Opening Copyright Exceptions Through Fundamental Rights

Christophe Geiger and Allan Rocha de Souza
November 20, 2020 | 10:00am EST


Event Recording


It is often claimed that an open-ended provision for copyright limitations such as the US fair use clause would be unfit for civil law countries because of their author-centered traditions of copyright law and their traditional skepticism towards “judge made law” encouraged by open norms. However, the rising application in those countries of fundamental rights by the judiciary to solve copyright cases (mainly based on freedom of expression and information) and the balancing of interests it requires resemble in many aspects the practice of common law jurisdictions and the weighing of factors typically done in the context of a fair use analysis. As a consequence, this lecture examines whether some sort of “fair use” is already a reality in Europe and Brazil, where courts have applied fundamental rights in copyright cases.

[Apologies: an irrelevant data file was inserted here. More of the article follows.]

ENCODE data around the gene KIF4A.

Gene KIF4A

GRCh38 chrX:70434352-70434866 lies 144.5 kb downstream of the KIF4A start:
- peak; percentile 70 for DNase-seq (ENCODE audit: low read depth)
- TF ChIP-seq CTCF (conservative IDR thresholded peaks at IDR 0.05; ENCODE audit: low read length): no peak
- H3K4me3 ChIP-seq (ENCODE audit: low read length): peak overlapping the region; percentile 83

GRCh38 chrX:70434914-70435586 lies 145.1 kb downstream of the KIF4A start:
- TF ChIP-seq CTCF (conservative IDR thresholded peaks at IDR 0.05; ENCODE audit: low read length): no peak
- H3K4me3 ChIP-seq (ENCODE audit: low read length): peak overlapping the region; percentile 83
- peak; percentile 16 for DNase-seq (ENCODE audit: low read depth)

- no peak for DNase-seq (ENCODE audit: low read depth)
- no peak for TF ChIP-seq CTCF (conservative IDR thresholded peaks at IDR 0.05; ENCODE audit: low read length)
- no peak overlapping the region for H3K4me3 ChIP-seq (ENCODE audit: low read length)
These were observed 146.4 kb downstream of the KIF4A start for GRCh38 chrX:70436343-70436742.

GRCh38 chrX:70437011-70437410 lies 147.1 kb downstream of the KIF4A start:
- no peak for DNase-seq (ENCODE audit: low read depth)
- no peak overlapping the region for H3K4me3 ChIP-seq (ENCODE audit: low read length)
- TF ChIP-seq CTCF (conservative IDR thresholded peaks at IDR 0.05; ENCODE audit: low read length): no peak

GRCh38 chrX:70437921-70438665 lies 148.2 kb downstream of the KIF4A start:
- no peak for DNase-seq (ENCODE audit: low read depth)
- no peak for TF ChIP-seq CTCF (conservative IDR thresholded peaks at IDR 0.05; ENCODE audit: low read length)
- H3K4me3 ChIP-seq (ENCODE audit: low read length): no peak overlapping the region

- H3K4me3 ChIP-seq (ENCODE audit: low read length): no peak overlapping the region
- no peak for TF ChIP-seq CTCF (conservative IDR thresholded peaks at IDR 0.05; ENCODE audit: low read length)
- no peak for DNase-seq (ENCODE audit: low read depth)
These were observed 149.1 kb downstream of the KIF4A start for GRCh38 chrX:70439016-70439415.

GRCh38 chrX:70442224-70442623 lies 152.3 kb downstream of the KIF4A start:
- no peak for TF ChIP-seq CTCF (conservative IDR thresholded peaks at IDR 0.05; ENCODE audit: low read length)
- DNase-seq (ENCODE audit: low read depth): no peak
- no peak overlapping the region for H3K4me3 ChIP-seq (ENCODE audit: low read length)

Christophe Geiger and Allan Rocha de Souza

About the Authors

Christophe Geiger is Professor of Law and Director of the Research Department of the Centre for International Intellectual Property Studies (CEIPI), University of Strasbourg (France), where he teaches intellectual property and competition law.

Allan Rocha de Souza is a Professor of Civil and Intellectual Property at Federal University of Rio de Janeiro (PPED/UFRJ), Brazil.

Download background paper: "Fair Use" through Fundamental Rights in Europe, When Freedom of Artistic Expression allows Creative Appropriations and Opens up Statutory Copyright Limitations

User Rights Network Series

This event is part of a series presenting research from the Global Expert Network on Copyright User Rights.